Engineering directors play a role that mixes equal amounts of management and production because they are in charge of planning and coordinating research, design, and production activities. The engineering director’s job involves supervising other engineers and technicians, setting scientific and technical goals within the organization’s overall business goals. These goals may include improving manufacturing processes, advancing scientific research, or developing new products. Engineering directors then create detailed plans to achieve these goals.
To enter this profession, one typically needs a bachelor’s degree in an engineering specialty as engineering directors usually rise from the ranks after years of employment in the front lines. In fact, many complete master’s degrees in business administration (MBA) or an MBA with a concentration in management of engineering and technology. Engineering directors are specialists in the work they oversee, which could mean they possess a master’s degree or a doctorate in a scientific field.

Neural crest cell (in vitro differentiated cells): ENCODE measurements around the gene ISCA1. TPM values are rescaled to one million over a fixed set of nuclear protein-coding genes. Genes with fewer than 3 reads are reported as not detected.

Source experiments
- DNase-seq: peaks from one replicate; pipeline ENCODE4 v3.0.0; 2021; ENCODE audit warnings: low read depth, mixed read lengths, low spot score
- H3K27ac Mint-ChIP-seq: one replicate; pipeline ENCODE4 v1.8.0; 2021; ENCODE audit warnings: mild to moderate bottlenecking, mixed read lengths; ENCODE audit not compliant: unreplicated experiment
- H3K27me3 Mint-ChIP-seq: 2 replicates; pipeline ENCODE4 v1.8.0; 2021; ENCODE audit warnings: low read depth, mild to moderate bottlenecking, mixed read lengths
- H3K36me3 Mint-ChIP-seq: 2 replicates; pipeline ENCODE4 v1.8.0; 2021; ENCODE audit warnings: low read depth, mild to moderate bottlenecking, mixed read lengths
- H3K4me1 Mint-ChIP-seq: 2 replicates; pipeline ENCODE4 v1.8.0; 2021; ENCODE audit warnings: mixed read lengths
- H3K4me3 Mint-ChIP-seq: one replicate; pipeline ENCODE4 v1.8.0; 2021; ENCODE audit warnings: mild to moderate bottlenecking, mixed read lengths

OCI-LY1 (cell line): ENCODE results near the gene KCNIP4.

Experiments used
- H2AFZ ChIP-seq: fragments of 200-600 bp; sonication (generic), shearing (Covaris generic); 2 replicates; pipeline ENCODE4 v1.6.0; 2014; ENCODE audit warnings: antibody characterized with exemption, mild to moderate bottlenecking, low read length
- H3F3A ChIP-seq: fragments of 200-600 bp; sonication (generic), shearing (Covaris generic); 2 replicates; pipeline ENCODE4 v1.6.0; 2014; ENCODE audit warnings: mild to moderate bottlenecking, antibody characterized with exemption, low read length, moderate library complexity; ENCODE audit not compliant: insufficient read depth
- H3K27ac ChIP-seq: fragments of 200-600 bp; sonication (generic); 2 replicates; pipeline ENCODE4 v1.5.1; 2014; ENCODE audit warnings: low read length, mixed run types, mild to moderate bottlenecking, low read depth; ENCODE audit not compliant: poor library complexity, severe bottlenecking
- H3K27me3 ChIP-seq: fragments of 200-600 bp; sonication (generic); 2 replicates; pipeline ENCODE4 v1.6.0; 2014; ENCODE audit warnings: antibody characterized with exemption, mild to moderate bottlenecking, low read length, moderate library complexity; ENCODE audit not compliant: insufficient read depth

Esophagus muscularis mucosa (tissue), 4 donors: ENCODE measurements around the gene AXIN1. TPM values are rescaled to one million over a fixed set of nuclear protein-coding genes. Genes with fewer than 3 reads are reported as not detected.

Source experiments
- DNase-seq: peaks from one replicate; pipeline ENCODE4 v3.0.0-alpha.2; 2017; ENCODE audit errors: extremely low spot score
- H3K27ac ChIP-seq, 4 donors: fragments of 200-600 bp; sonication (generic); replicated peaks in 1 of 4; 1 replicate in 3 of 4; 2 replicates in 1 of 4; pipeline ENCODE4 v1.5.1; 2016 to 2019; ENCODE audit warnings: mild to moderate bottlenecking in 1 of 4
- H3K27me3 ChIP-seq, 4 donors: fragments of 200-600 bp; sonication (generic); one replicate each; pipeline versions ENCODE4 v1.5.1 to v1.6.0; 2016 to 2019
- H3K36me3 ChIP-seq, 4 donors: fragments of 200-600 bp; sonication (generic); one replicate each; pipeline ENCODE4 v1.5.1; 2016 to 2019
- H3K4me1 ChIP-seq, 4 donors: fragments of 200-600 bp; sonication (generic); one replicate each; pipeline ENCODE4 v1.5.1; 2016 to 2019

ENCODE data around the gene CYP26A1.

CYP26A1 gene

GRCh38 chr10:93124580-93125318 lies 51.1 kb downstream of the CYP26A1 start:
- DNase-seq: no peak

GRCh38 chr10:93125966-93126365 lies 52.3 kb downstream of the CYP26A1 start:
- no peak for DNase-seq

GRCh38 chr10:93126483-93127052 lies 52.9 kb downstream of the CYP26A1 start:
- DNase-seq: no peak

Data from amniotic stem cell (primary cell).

Engineering directors plan, direct, or coordinate research and production in such fields as architecture, civil engineering, chemical engineering, electrical engineering, or environmental engineering. They oversee research and development in the fields they manage and supervise work done by their subordinates.
Engineering directors need to be proficient in both business and resource management because their job entails:
According to the U.S. Bureau of Labor Statistics, median annual salaries for engineering directors averaged at $117,000 with the top 10% earning up to and beyond $166,400. Job prospects for engineering directors are expected to grow as fast as average. In fact, this profession is projected to increase 8% by 2018.